Boeing CEO Acknowledged That Bad Data Was One Of The Causes Of 737 Max crashes


For the first time, Dennis Muilenburg, the CEO of Boeing, acknowledged that bad data that fed into an automated flight system on the popular 737 jets of the company played a role in the two crashes that killed a total of 346 people after aviation officials of Ethiopia said that their investigation discovered that there was no pilot error in a crash that happened in Addis Ababa on the 10th of March.

In a statement and video that was posted to the Twitter account of the company today, Muilenberg stated: “But with the release of the preliminary report of the Ethiopian Airlines flight 302 accident investigation it’s apparent that in both flights the Maneuvering Characteristics Augmentation System, known as MCAS, activated in response to erroneous angle of attack information.”

The Ethiopian plane crashed six minutes after its takeoff from Addis Ababa. It followed a similar flight pattern as a Lion Air flight that went down in the Java Sea of Indonesia and killed all of its 189 passengers and crew last October. The pilots of both planes seem to have experienced trouble regaining the control of the aircraft following an automated flight control system called MCAS that pushed the nose of the jets down to keep them from stalling.

At a news conference earlier today, Dagmawit Moges, the Ethiopian Transport Minister, stated: “The crew performed all the procedures repeatedly provided by the manufacturer but was not able to control the aircraft.”

The investigators discovered that the pilots on the Ethiopian flight turned the anti-stall system off and back on again in an attempt to regain control of the plane, casting doubt on assertions of Boeing and the Federal Aviation Administration that the crash may have been avoided if the pilots simply followed established safety procedures.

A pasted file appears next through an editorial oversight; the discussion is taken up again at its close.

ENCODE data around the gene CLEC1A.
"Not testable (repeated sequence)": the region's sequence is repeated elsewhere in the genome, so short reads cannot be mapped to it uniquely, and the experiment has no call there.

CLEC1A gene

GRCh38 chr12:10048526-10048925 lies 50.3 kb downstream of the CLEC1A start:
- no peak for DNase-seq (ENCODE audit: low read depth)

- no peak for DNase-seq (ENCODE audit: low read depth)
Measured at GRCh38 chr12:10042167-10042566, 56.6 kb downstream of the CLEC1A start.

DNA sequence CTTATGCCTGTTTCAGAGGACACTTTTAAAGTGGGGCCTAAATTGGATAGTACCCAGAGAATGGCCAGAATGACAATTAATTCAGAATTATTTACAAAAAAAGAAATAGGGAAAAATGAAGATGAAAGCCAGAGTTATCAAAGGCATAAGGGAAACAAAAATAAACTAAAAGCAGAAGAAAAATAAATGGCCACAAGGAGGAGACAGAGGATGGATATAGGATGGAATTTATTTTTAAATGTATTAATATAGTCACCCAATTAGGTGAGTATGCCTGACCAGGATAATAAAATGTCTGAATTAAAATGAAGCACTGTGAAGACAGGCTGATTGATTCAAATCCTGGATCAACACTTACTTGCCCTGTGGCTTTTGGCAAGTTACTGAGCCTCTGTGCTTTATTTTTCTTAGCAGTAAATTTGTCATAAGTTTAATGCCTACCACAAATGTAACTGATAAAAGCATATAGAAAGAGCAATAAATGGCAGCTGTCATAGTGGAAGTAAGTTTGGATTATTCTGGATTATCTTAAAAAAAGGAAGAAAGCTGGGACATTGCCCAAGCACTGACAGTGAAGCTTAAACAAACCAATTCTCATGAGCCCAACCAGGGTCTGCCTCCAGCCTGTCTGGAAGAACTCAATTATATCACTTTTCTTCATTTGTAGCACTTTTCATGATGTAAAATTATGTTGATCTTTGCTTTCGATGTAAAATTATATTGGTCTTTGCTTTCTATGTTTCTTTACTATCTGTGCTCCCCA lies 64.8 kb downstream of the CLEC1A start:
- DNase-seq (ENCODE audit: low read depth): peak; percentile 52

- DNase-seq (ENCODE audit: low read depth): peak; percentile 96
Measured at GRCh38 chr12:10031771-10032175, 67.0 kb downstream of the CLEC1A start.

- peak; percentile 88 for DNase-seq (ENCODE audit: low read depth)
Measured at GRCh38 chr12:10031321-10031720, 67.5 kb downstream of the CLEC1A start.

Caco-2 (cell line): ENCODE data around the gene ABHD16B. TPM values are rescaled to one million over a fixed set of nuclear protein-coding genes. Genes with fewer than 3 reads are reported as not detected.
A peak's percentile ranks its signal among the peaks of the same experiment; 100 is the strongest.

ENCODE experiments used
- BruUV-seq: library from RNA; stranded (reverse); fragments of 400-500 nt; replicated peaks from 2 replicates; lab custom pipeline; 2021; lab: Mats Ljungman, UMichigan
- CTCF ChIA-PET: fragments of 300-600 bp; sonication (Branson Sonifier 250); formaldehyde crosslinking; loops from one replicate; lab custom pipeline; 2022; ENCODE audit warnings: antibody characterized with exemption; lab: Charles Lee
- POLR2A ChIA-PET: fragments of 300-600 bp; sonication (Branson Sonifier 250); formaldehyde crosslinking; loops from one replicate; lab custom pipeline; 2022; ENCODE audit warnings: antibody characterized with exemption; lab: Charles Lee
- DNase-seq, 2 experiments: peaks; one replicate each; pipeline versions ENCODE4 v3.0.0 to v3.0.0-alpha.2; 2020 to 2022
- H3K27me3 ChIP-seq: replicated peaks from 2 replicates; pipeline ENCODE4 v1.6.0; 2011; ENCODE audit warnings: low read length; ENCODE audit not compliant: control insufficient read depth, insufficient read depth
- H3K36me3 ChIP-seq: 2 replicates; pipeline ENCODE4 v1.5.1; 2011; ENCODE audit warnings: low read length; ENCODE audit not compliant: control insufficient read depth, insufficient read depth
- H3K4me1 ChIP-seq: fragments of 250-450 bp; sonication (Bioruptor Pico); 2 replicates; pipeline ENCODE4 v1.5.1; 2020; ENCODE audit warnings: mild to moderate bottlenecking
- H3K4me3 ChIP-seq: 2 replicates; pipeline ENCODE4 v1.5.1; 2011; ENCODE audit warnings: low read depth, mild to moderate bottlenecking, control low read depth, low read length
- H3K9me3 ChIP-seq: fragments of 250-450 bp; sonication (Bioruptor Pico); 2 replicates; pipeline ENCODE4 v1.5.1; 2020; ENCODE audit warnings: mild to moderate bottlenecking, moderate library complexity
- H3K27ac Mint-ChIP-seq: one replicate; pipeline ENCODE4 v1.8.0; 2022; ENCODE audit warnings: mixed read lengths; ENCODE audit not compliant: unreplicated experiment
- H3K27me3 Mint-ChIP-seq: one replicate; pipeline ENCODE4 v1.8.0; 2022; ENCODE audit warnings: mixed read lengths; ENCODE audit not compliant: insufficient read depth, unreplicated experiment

Moges did not specifically blame the MCAS software. However, she said that it must be reviewed before the planes, which have been grounded since mid-March, are allowed to fly again.

Dagmawit stated: “Since repetitive uncommanded aircraft nose-down conditions are noticed … it is recommended that the aircraft control system shall be reviewed by the manufacturer.” . She also said that the aviation authority must ensure that the flight control system of the jet is reviewed by Boeing before the jets are allowed to fly again.

Muilenberg said that the pilots say that the false activation of the MCAS function, as what has happened in the Ethiopian crash, “can add to what is already a high workload environment.”

Muilenburg stated: “It’s our responsibility to eliminate this risk. We own it and we know how to do it.”

He also said: “We’re deeply saddened by and are sorry for the pain these accidents have caused worldwide.”

The firm is taking a “comprehensive” and “disciplined” approach to getting the software update right. Boeing is anticipating its certification and implementation “in the weeks ahead.” the Boeing CEO said that the company remains confident in the fundamental safety of the 737 Max, which have been grounded since mid-March.

He stated: “When the MAX returns to the skies with the software changes to the MCAS function, it will be among the safest airplanes ever to fly.”